Taxpayers are liable for the Fed’s $6.98 trillion in loans.
Each of the 12 banks that make up the U.S. Federal Reserve System are owned by member banks in the region of its jurisdiction. Unlike corporations for which stockholders are on the hook to pay for corporate losses, taxpayers – not member banks – will have to cover 98 percent of the Fed’s losses if any of its $7 trillion in bailout loans and junk-bond buys go bad.
For example, the Federal Reserve Bank of New York has made $3.9 trillion in loans during the current bailout frenzy, about 56 percent of the balance sheet of the entire Fed.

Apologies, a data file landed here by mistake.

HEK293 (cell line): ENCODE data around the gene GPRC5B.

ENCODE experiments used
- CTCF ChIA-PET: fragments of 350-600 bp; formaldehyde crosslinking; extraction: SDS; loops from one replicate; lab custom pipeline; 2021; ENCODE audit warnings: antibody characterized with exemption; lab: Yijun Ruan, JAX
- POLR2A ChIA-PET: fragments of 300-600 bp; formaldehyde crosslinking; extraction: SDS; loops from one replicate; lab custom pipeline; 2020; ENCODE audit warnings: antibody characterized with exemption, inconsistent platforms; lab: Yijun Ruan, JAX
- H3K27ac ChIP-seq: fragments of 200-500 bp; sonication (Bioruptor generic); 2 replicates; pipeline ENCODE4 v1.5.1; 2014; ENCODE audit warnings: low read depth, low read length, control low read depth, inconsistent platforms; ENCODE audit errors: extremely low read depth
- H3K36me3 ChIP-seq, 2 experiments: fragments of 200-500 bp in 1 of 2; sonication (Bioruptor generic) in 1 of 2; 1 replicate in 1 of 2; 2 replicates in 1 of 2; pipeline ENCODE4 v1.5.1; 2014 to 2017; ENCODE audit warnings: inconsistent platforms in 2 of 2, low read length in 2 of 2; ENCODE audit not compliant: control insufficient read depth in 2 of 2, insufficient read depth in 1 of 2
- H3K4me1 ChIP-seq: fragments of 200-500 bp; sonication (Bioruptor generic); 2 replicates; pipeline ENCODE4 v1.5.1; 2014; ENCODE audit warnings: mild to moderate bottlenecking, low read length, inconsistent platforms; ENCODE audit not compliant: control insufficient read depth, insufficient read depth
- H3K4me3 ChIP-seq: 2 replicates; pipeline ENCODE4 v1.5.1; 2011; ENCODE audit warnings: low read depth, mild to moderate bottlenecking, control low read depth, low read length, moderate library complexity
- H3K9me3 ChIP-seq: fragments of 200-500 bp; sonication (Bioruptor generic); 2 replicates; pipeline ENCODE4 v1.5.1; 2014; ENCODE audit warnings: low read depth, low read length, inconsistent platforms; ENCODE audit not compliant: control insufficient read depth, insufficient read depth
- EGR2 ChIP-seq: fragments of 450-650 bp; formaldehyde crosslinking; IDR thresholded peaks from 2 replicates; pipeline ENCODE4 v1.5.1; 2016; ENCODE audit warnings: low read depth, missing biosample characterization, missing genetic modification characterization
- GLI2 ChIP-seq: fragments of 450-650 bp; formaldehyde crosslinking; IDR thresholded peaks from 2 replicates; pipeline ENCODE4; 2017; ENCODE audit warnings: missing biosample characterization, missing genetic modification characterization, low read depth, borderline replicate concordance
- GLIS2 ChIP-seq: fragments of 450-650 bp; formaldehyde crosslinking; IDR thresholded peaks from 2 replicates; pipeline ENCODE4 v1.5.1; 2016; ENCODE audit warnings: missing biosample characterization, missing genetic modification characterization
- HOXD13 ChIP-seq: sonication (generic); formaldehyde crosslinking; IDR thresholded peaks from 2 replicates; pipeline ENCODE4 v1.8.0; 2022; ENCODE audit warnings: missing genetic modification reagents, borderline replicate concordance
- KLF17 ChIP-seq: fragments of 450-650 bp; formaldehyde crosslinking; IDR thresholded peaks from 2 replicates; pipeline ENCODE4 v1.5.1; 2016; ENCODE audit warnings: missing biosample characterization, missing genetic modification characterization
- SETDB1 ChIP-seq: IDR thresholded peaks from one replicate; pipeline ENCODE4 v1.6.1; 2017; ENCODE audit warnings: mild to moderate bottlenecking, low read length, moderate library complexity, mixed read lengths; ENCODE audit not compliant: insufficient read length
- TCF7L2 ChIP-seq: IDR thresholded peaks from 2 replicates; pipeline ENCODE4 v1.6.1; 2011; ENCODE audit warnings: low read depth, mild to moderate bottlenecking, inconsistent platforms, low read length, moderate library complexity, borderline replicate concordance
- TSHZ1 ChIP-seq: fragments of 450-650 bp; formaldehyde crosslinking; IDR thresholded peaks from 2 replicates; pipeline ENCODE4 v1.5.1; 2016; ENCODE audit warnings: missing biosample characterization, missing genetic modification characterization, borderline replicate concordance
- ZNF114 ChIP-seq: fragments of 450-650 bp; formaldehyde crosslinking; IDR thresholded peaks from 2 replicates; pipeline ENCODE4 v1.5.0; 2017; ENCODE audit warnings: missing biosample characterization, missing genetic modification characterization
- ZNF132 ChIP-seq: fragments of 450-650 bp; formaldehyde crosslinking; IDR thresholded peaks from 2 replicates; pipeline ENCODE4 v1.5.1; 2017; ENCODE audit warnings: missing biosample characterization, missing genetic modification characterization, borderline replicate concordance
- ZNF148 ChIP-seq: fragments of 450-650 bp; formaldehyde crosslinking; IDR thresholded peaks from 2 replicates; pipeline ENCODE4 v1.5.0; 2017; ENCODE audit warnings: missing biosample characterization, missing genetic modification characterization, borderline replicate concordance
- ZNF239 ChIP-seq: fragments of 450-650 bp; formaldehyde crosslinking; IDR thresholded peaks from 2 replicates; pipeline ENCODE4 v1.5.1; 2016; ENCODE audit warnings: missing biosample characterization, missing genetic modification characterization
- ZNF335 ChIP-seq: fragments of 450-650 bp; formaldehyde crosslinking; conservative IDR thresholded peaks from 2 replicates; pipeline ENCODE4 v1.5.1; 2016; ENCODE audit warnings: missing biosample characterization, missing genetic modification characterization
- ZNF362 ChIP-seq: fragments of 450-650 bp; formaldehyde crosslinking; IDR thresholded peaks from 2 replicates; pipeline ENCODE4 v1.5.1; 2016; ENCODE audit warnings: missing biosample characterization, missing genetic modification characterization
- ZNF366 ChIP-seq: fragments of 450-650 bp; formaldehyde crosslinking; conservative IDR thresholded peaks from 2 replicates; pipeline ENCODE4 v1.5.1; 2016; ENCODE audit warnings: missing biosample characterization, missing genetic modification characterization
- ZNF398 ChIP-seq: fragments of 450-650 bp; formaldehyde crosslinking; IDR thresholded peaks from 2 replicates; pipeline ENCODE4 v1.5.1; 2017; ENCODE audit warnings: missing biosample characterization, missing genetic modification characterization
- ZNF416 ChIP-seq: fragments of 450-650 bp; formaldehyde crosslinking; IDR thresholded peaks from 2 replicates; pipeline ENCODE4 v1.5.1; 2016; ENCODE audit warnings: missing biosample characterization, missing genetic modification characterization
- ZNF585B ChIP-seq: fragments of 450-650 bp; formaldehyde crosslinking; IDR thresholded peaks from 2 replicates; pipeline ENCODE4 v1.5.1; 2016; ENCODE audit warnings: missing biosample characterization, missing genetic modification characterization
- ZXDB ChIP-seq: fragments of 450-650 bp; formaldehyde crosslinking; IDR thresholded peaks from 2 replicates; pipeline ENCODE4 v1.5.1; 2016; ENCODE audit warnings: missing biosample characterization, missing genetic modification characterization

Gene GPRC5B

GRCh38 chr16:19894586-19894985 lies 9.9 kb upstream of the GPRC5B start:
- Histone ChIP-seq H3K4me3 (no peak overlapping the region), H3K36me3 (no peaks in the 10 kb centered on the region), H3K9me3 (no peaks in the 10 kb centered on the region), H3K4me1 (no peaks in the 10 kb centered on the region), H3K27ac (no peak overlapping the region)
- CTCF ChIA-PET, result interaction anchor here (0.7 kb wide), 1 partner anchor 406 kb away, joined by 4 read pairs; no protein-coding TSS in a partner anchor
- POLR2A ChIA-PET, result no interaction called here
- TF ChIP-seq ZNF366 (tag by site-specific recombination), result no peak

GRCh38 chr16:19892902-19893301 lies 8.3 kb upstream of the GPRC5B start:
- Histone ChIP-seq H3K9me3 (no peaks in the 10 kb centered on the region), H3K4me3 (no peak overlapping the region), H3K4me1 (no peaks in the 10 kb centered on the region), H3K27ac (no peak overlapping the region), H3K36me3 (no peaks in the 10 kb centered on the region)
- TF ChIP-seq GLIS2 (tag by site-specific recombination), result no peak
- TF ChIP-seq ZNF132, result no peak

But the esoteric formula by which the Fed’s member banks assume liability for their bad loans calculates each member’s liability based on just 6 percent of the bank’s assets. In other words, the New York Fed’s member banks, which include Goldman Sachs and Morgan Stanley, are responsible only for $42.6 billion of any losses in its $3.9-trillion portfolio. Taxpayers would be stuck with the rest of the tab.
Applying the formula to member banks across all 12 Federal Reserve jurisdictions, member banks are responsible for only the first 1.8 percent of the $6.98 trillion in loans and junk-bond purchases the Fed has made during the current crisis, according to reporting by Wall Street on Parade.
If the Fed’s losses on corporate and junk bond purchases amount to more than 1.8 percent of its loans, taxpayers will get the bill for the rest.

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